Cost Savings of Community Water Fluoridation

Community water fluoridation is recognized as one of the most cost-effective, equitable, and safe measures communities can take to prevent cavities and improve oral health. That’s why it was named 1 of 10 great public health achievements of the 20th century.1

Various methods may be utilized for determining costs and benefits of community water fluoridation. Newer studies have been able to make use of actual costs from water systems rather than relying primarily on expert estimates. The fact that multiple studies using different methods reach the same conclusion increases confidence in the general finding that community water fluoridation can be cost saving for communities.

Economic Impact

Economic evaluations reaffirm the cost benefits of community water fluoridation. Studies continue to show that widespread community water fluoridation prevents cavities and saves money, both for families and the health care system.

An economic review of multiple studies found that savings for communities ranged from $1.10 to $135 for every $1 invested.2 Per capita annual costs for community water fluoridation ranged from $0.11 to $24.38, while per capita annual benefits ranged from $5.49 to $93.19.

A recent 2016 economic analysis found that for communities of 1,000 or more people, the savings associated with water fluoridation exceeded estimated program costs, with an average annual savings of $20 per dollar invested.3 Additionally, individuals in communities that fluoridate water save an average of $32 per person by avoiding treatment for dental caries.Nationwide, this same study found, community water fluoridation programs have been estimated to provide nearly $6.5 billion dollars a year in net cost savings by averting direct dental treatment costs (tooth restorations and extractions) and indirect costs (losses of productivity and follow-up treatment).3

The 2016 study, “Costs and Savings Associated with Community Water Fluoridation in the United States,” used documented program costs to determine:
• The costs of installing and maintaining necessary equipment and operating water plants;
• the expected effectiveness of fluoridation; estimates of expected cavities in non-fluoridated communities;
• direct and indirect costs of treating cavities; and
• time lost visiting the dentist for initial and follow-up treatment over a lifetime to maintain a treated tooth.

Consistent with prior analyses, this study supports the finding that community water fluoridation remains one of the most cost-effective methods of delivering fluoride to all community members regardless of age, educational attainment, or income level.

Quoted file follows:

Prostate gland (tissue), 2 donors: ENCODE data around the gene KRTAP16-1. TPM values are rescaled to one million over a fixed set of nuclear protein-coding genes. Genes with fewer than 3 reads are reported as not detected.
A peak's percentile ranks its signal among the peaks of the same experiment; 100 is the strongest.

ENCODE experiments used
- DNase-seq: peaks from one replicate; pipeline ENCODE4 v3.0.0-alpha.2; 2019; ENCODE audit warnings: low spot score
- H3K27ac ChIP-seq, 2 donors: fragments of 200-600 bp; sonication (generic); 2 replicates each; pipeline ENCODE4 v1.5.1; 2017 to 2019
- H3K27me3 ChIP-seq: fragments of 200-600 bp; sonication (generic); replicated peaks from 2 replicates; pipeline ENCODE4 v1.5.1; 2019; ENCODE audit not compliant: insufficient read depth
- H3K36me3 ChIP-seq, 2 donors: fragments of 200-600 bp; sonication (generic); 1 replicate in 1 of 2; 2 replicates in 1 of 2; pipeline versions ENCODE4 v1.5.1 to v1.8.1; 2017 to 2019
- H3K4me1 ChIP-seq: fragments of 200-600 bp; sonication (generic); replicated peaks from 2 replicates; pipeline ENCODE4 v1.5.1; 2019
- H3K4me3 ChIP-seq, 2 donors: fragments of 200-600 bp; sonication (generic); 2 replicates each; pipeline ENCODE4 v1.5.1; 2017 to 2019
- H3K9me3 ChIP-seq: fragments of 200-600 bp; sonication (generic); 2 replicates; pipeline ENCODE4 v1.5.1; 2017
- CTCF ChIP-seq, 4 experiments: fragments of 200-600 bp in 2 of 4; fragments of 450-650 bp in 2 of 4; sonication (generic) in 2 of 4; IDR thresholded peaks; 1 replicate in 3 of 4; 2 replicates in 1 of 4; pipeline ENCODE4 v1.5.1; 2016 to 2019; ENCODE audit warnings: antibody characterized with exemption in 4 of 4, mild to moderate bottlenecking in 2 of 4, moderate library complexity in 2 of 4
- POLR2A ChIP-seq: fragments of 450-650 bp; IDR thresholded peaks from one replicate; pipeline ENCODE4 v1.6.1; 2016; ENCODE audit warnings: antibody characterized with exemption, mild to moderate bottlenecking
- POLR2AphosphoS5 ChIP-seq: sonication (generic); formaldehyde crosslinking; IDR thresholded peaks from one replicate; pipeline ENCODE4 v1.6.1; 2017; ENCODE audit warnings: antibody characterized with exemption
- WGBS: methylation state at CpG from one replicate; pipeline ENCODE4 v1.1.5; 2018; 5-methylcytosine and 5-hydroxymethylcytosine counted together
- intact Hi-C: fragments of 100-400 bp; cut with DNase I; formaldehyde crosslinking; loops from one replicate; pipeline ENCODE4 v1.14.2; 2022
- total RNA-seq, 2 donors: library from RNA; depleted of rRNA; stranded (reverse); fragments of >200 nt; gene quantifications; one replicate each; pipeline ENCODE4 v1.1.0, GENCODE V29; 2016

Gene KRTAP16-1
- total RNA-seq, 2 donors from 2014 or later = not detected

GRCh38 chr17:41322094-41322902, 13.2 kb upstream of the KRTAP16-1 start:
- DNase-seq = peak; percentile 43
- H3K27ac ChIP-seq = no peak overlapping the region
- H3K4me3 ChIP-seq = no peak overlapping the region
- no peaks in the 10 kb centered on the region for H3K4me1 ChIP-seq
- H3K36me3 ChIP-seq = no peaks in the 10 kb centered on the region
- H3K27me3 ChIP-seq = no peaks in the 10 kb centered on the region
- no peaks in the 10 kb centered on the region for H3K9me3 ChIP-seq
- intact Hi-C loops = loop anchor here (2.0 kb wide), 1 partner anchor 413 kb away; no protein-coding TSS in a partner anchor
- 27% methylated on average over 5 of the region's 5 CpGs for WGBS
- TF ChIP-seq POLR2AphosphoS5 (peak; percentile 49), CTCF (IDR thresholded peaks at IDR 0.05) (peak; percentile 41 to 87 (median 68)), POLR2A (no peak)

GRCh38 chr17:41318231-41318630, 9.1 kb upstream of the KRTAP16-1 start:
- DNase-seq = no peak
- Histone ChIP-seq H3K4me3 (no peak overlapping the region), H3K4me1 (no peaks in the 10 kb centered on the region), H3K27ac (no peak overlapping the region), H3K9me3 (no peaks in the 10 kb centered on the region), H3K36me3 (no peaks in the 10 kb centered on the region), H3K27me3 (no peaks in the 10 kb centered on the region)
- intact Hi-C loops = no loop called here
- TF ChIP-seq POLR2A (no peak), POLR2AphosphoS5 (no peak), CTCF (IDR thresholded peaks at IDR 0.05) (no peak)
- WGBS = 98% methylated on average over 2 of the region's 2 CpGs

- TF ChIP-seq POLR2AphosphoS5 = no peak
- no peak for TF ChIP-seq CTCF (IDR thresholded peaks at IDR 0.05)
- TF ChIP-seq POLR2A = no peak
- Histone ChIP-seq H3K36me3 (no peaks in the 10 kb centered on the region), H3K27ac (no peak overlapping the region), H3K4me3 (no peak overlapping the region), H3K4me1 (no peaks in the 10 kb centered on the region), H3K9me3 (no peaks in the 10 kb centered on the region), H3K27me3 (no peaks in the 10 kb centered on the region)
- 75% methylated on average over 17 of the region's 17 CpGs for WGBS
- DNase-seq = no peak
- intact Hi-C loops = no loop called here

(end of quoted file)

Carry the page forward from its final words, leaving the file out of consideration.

Halo Effect

In addition to providing an oral health benefit for people with access to fluoridated water, a related analysis found that children living in communities that do not adjust fluoride may still receive partial benefits of fluoridation from eating foods and drinking beverages processed in fluoridated communities. The study, “Quantifying the Diffused Benefit from Water Fluoridation,” examined the differences in tooth decay rates in 12-year-old children who live in states where at least 50% of the communities have fluoridated water and those in states where less than 25% of communities practice fluoridation.4
The study found that the children residing in the higher fluoridated states experienced less decay each year than children who live in states where water fluoridation is less common.4
“Widespread community water fluoridation prevents cavities even in neighboring communities that are not fluoridated,” according to Dr. Susan Griffin, the study’s main author. “For instance, a 12-year-old child who has lived in a non-fluoridated community in a state with a higher proportion of fluoridated water systems would typically have one fewer cavity than a child in a low-fluoridated state.”


Tooth decay contributes to reduced quality of life and increased need for costly restorative dental care.5 People who consume fluoridated water experience fewer and less severe cavities, resulting in a reduced need for fillings and removing or replacing teeth, and less time taken off from school or work because of dental problems or pain.1,5-7 Water fluoridation benefits all members of a community by preventing tooth decay, improving oral health and saving money for everyone.


1. Centers for Disease Control and Prevention. Achievements in public health, 1900-1999: fluoridation of drinking water to prevent dental caries. MMWR. 1999;48(41):933-940. View report
2. Ran, T., S.K. Chattopadhyay, and Community Preventive Services Task Force, Economic Evaluation of Community Water Fluoridation: A Community Guide Systematic Review. Am J Prev Med, 2016. 50(6): p. 790-6. View abstract on PubMedexternal icon
3. O’Connell JM, Rockwell J, Ouellet J, Tomar SL, Maas W. Costs and Savings Associated with Community Water Fluoridation in the United States. Health Affairs. 2016. 1;35(12):2224-2232. View abstract on PubMed external icon
4. Griffin SO, Jones K, Tomar SL. An economic evaluation of community water fluoridation. J Publ Health Dent 2001;61(2):78–86. View abstract on PubMedexternal icon
5. US Department of Health and Human Services. Oral Health in America: A Report of the Surgeon General. Rockville, MD: US Department of Health and Human Services, National Institute of Dental and Craniofacial Research, National Institutes of Health; 2000. View Reportexternal icon
6. Griffin SO, Regnier E, Griffin PM, Huntley V. Effectiveness of fluoride in preventing caries in adults. J Dent Res. 2007;86:410-415. View abstract on PubMedexternal icon
7. Guarnizo-Herreno CC, Wehby GL. Children’s dental health, school performance, and psychosocial well-being. J Pediatr. 2012;161:1153-9. View abstract on PubMedexternal icon